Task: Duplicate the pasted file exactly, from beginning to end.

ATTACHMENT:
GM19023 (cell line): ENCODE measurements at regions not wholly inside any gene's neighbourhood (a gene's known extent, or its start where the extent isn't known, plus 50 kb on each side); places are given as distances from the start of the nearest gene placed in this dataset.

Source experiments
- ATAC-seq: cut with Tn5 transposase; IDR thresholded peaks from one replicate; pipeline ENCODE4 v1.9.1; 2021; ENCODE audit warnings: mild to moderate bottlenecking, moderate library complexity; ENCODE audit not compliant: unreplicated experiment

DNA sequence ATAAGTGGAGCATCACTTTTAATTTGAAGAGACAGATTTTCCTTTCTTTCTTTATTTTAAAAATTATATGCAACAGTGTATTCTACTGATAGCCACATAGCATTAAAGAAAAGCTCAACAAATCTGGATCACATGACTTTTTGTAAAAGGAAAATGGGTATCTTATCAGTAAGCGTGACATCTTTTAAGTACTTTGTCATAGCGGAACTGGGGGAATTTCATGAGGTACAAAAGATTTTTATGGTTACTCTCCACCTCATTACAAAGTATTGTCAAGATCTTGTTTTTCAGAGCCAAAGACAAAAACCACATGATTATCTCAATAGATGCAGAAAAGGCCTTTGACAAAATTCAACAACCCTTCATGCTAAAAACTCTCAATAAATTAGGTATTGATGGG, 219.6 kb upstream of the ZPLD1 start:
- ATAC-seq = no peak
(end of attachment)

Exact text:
GM19023 (cell line): ENCODE measurements at regions not wholly inside any gene's neighbourhood (a gene's known extent, or its start where the extent isn't known, plus 50 kb on each side); places are given as distances from the start of the nearest gene placed in this dataset.

Source experiments
- ATAC-seq: cut with Tn5 transposase; IDR thresholded peaks from one replicate; pipeline ENCODE4 v1.9.1; 2021; ENCODE audit warnings: mild to moderate bottlenecking, moderate library complexity; ENCODE audit not compliant: unreplicated experiment

DNA sequence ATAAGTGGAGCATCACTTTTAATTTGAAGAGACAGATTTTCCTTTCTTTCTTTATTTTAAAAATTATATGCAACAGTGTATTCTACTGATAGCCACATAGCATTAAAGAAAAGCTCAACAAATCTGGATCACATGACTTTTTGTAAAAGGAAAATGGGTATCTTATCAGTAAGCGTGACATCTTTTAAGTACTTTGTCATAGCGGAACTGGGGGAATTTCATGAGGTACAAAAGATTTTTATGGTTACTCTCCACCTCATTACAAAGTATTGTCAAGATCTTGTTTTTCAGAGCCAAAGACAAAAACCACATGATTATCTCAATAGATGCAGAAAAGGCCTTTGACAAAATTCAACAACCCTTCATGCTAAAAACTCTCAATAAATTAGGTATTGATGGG, 219.6 kb upstream of the ZPLD1 start:
- ATAC-seq = no peak